Mom Was Right – “Please and Thank-You” Matter

Posted on Jun 18, 2009 by Kerry O'Malley

I guess I’m dating myself to say that my Mom taught me that I should  always say “please and thank you” and that when you’ve made a  mistake, “I’m sorry” is necessary. She taught me that when someone  does something nice for you, or gives you a gift, you acknowledge it  with a formal thank you, and often with a card.  She taught me that when you screw up, you need to take responsibility and apologize.  Many times, this can also be done with a written note.

This communication etiquette seems to be going the way of the dinosaurs, particularly with the younger generation.  I can’t tell you how many graduation and wedding gifts I’ve given over recent years that I’ve never received a thank you card for.  I’ve also noticed that young people these days seem to find it almost impossible to admit they’ve done something wrong. I suppose you can attribute this partially to immaturity, but I also see a link between communication etiquette’s decline and the substitution of emails, text messages, tweets, and Facebook postings for hand written communication of any kind.

I think most people like to feel appreciated, and certainly like to be thanked when they’ve given of their time, talent, or financial resources for someone else.  When we feel we’ve been taken advantage of or there’s been a misunderstanding that caused us to feel slighted, an apology goes a long way toward rebuilding the relationship.  In our personal lives, most people who had mothers like mine try to practice this form of etiquette.  I find it is practiced less in business, and will likely become even less practiced as the younger generation moves up the ladder in the business world.

When’s the last time you received a handwritten note from a business associate?  My guess is, you don’t even remember.  If you have gotten a note lately, I bet you remember who sent it and why.  I’ve always seen the simple hand written note as a form of – yes – marketing communications.  When I started my business over ten years ago, along with my business cards, letterhead, and other marketing collateral, I had some custom note cards with my logo printed. Every time I meet with a new prospective customer, they receive a hand written note from me, thanking them for their time and for giving me the opportunity to present my company to them.  I’ve used the cards to offer condolences, congratulations, and other sentiments to vendors and customers.

If you’re looking for one more way to stand out from your competition, consider printing some note cards – and start using them.  When you personally express appreciation, congratulations, or even condolences, it not only helps to build a better relationship with the person you send the note to, it also says you’re a person of character.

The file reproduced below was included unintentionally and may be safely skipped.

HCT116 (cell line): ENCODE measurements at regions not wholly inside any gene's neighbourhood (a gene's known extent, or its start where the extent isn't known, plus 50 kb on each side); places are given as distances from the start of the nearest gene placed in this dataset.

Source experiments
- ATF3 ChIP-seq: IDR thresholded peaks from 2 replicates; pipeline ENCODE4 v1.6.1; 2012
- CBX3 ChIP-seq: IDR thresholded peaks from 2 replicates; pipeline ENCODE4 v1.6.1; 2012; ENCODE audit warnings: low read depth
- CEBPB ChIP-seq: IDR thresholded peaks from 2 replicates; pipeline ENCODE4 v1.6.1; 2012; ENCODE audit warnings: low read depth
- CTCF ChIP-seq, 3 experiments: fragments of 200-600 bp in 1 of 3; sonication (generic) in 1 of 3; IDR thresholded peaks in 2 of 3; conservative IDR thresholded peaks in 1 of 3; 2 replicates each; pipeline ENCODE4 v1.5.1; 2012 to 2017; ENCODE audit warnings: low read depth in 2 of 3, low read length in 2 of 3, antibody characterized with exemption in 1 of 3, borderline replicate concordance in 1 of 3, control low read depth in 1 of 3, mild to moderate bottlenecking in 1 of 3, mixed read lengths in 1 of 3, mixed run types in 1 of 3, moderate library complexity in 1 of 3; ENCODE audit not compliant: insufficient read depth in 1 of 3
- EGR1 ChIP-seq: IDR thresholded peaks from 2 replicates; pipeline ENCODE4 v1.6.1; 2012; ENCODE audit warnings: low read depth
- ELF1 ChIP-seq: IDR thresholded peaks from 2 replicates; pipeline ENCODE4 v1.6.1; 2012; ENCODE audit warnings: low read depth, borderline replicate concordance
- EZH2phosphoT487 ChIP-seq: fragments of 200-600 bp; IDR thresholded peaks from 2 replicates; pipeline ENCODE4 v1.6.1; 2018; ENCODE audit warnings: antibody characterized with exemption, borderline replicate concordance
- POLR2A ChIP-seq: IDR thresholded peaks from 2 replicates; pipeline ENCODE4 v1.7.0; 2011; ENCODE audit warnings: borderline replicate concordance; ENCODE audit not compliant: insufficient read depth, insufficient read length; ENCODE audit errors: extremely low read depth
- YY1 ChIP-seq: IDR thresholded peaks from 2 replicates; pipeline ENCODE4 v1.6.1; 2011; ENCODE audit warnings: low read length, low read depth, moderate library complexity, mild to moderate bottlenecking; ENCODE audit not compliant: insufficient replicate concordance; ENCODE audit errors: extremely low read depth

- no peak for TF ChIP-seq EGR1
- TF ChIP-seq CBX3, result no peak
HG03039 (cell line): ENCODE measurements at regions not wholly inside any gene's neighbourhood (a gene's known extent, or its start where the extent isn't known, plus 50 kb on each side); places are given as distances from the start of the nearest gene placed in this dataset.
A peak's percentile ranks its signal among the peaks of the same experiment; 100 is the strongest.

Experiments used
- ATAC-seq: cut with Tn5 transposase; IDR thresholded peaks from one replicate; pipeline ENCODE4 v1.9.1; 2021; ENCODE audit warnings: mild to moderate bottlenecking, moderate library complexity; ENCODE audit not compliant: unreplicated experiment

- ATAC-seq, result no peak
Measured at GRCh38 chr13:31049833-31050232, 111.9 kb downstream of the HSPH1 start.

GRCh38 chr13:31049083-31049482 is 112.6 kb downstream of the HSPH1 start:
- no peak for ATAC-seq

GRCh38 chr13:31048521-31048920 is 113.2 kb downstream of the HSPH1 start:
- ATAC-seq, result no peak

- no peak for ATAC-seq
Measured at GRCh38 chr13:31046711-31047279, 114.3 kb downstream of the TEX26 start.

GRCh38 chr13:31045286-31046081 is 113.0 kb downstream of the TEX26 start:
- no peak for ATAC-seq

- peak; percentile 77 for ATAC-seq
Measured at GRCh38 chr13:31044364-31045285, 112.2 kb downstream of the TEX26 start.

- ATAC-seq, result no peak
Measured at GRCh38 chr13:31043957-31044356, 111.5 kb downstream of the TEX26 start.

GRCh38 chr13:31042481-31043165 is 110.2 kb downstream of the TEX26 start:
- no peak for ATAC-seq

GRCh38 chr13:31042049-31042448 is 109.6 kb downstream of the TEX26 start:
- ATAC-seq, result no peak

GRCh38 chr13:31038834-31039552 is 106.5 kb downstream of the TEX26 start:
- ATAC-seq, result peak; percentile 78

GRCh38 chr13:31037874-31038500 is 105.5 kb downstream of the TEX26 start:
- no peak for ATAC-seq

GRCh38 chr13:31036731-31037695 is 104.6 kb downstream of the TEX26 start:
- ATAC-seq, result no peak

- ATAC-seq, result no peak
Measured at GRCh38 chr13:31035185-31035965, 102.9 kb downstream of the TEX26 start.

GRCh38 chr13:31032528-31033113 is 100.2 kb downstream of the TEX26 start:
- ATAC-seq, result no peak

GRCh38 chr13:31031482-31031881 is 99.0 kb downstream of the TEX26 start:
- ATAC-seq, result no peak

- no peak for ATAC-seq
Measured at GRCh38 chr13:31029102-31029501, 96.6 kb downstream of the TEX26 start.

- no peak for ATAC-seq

Here are some occasions where note cards can be used:

– Thank you for a meeting

– Thank you for a lunch or dinner

– Thank you for a referral

– Thank you for a big order

– Looking forward to working with you when you get a new account

– Congratulations on a promotion, big deal, new facility

– Condolences (most people really DO appreciate a brief “sorry for your loss” when someone they love has passed – even from a business associate.)

– Apologies (whether the mistake or slight was small or large, when a person acknowledges their responsibility it usually does make a difference.)

Are these forms of communication really marketing?  I say yes, because every one of them will leave a positive impression on the receiver.  Every one of them puts your name and your company’s name in front of the receiver and gives them one more reason to choose to do business with YOU.  Most of the time, people don’t do business with companies – they do business with people.  Follow Mom’s advice, even in business – it could pay off!

 

Author: Kerry O'Malley

omalley@marketectsinc.com

Marketects was founded in 1999 by Kerry O’Malley, a proven marketing communications professional in international, manufacturing companies. Working on the “other side of the desk,” she hired ad agencies to manage her employers’ advertising and P/R programs. Frustrated over the lack of attention and level of enthusiasm she was looking for in the marketing agencies she worked with, Kerry realized that there was a definite need for a full-service marketing firm that specialized in working with industrial companies. She resolved that her clients would always receive the highest level of service possible and never feel like the last kid chosen for the team.

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